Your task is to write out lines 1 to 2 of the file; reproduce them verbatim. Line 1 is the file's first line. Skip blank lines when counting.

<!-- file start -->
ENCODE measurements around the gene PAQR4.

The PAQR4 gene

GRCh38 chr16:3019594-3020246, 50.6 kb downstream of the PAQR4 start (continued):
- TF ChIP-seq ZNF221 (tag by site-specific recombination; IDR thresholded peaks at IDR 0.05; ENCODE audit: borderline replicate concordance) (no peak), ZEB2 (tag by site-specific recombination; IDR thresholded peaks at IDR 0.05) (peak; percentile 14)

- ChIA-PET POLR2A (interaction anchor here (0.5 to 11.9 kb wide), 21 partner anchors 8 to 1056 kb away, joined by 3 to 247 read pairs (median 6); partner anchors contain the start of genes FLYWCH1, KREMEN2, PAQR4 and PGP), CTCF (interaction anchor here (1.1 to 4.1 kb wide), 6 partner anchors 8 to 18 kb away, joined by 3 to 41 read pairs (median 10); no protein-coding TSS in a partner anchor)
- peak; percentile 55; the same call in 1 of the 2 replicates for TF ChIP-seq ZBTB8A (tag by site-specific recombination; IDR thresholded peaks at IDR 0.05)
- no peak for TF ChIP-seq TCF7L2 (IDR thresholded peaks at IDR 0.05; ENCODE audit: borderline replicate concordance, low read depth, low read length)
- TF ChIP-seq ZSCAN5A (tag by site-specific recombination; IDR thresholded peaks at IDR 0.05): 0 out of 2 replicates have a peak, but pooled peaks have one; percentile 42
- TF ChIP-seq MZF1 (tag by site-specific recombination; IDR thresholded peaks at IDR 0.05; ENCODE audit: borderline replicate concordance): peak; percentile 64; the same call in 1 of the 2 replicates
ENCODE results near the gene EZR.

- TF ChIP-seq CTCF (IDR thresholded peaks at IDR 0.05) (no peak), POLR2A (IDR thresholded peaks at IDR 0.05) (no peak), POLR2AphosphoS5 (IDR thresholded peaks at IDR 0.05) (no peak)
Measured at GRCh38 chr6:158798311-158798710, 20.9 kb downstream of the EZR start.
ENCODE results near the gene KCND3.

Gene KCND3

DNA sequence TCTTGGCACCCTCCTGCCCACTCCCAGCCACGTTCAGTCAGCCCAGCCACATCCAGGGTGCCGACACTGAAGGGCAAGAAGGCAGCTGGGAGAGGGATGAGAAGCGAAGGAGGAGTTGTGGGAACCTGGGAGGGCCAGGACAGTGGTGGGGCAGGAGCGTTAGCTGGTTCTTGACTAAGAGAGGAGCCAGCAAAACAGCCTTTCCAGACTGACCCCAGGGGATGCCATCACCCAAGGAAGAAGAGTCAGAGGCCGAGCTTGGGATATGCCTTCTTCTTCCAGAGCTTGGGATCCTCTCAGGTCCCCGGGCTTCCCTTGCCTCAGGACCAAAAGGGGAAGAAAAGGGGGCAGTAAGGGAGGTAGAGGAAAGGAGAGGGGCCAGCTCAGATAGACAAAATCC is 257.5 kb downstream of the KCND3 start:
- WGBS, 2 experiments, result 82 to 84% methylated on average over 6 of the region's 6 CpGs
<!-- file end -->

ENCODE measurements around the gene PAQR4.

The PAQR4 gene